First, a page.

FROM YOUR EDITORS School visits can boost your creativity

Paid school workshops are a great financial boost for any writer or illustrator – but what’s in it for you apart from the money? Words & Pictures Co-editor Claire Watts assesses the creative benefits.

I was lucky enough to land myself a full day of writing workshops at a local secondary school last week. The school had asked for a workshop on creating characters for the first two groups of S1s (12- to 13-year-olds) and S2s (13- to 14-year-olds). That’ll be a cinch, I’d thought, when I sat down to work out how to fill 90 minutes. I’ll print out the character spreadsheet I’m using for my current book and make a blank one for the kids to fill in. Then they can write a character using their spreadsheet and sticking as closely as they can to the ‘show, don’t tell rule’. I could easily throw a lesson plan together in an hour or so.

Pixar and Rebecca

All very well in theory, but once I started analysing my spreadsheet, I found myself asking questions about it. Why were each character’s needs and wants so far down my sheet when they were what the story hung on? We’d definitely need to talk about those. What about the character’s role in the story? I had no section for this, but we’d need to know whether our character was the protagonist or the antagonist or the sidekick…

First time I've ever printed out my character spreadsheet - looks pretty impressive!
Explaining the abridged version we'd be looking at in the workshop

Then, there’s the question of what a character actually is. I’d allotted what I imagined was a rather generous five minutes to talking about this but ended up moving things along after a full quarter of an hour discussing whether a character had to be a person or animal (absolutely not, citing the two lamps in the Pixar short) and if a main character needed to have a name (which led to me giving a summary of Daphne Du Maurier’s Rebecca).

In fact, we talked so much that I had to skip a third of the material I’d prepared to make sure the children had time for writing and sharing their work!

Playing with structure

I gave this workshop twice (much slicker the second time, of course!) and then on to the one I’d been dreading. Linear and non-linear structure was what the S3 (14- to 15-year-olds) teacher had asked for. Preparation for this had taken me an age. The plan was to get them discussing structure and coming up with examples of non-linear structures from books and films, but to make sure we had a good range, I had to do all the work myself first. You’d be surprised how tricky it is to find familiar children’s books and films with at most a 15 certificate with an easily defined non-linear structure! After the discussion, I planned to ask the children to write an outline of a simple linear plot, then rearrange it in some way to make it non-linear and try to explain what effect that would have on the story. My worries that this would be too hard were completely overturned – after a lot of discussion of whether time travel counted as non-linear (our decision was no if you followed the protagonist’s linear timeline but yes if the protagonist’s story was presented in a non-chronological way) and the odd false start, the kids produced flashbacks and stories that started in medias res and framing narratives and clearly explained what they’d done and why.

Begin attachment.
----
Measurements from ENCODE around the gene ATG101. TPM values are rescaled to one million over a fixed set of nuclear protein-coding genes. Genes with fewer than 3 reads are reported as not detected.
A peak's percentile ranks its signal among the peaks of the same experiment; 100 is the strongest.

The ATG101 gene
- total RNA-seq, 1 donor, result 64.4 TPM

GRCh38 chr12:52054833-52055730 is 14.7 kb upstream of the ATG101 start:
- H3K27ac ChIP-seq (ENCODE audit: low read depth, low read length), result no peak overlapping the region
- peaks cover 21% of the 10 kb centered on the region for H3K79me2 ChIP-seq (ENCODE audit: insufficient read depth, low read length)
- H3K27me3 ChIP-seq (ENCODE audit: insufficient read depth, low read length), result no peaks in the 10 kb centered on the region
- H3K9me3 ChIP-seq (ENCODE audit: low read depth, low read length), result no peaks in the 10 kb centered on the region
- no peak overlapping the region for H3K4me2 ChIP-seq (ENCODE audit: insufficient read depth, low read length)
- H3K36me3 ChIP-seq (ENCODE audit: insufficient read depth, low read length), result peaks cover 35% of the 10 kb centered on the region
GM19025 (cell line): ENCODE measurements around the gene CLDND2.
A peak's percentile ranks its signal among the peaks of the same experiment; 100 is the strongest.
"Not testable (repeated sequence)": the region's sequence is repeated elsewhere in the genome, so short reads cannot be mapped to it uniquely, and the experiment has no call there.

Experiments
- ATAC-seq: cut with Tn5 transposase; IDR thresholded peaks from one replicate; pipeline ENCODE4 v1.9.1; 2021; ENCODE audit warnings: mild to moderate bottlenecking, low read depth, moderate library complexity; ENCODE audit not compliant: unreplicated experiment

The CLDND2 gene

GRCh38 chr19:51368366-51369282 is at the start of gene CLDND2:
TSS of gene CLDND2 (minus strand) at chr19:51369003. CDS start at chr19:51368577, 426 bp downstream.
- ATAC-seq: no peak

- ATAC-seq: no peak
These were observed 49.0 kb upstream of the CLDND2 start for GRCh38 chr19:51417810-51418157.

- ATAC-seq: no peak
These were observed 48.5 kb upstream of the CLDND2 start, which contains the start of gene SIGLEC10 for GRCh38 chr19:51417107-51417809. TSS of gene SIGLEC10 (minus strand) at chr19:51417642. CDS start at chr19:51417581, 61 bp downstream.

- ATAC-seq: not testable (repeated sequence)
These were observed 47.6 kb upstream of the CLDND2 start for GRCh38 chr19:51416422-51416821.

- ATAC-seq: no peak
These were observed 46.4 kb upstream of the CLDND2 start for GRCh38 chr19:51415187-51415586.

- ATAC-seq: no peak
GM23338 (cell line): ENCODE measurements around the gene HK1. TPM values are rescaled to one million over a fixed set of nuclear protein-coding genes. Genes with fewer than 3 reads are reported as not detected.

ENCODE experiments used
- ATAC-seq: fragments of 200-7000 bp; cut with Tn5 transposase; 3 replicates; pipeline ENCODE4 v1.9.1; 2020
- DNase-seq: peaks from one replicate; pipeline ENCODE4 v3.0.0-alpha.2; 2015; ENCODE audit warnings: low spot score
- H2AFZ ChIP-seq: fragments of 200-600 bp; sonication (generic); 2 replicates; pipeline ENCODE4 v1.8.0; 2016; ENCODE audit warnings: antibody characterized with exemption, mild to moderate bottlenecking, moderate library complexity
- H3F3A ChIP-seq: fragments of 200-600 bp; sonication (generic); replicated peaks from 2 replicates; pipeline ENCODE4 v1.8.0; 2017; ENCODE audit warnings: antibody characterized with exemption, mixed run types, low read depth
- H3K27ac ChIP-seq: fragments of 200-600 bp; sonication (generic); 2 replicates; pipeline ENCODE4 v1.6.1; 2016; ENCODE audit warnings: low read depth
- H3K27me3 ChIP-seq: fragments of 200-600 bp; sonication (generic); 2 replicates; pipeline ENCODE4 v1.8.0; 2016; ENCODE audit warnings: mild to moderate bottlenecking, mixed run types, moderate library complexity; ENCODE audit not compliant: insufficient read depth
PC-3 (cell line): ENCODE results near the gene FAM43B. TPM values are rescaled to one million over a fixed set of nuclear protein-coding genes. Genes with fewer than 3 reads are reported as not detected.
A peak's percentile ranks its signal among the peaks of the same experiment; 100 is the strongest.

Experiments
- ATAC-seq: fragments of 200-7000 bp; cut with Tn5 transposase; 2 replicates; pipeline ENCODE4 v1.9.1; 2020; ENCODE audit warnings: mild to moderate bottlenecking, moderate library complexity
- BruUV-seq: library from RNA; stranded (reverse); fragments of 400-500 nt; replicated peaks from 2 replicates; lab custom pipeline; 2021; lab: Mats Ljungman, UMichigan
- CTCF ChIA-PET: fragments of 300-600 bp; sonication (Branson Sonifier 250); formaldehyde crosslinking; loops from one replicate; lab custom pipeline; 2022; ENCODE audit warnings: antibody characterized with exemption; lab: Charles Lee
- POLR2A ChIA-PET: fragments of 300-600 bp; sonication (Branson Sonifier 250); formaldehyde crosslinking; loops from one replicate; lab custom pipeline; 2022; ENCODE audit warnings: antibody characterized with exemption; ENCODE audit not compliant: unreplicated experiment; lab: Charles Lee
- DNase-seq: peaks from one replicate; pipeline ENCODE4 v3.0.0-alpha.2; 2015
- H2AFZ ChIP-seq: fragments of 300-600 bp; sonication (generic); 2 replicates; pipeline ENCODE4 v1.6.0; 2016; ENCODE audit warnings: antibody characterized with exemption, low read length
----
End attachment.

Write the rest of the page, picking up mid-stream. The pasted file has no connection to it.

Kindling creativity

What did I come away from this with? Exhaustion for one. As a person who spends most of their days alone with a computer, being ‘on’ all day comes as a bit of a shock. I don’t know how you SCBWI’s who go on long book tours do it! Apart from that, there’s the money, of course, and the feeling of being appreciated for having delivered something that was entertaining and inspiring. That’s a definite plus. I didn’t sell any actual books. I didn’t take any with me, only postcards and bookmarks to give out because kids love free stuff. Possibly some of these might lead them to remember about me and my books.

The main thing I’ve taken away is that I feel inspired myself. I’m about to start a new book and I’m going to be examining my characters’ roles and their needs and wants more closely before I begin. A new idea has started rolling around in my head about writing a book with a main character who is revealed only through her interaction with other people à la second Mrs de Winter . And I keep pulling books off my shelf to see if the non-linear narrative that I vaguely remember is actually there, and if it works or not, and how and why…

So I would say, yes, throw yourselves into school visits for the money and the exposure, but use them as a tool for your creativity too. Just as talking about other people’s work in a crit group can have repercussions in your own work, so can considering how to teach creative writing to children.

Think about it – how has a school visit kindled your creativity?

*Top photo shows pupils of St Joseph's College, Dumfries, taken by Wendy Jones of Peter Pan Moat Brae Trust

Claire Watts writes and edits non-fiction for children and is Co-editor of Words & Pictures. You can contact her on

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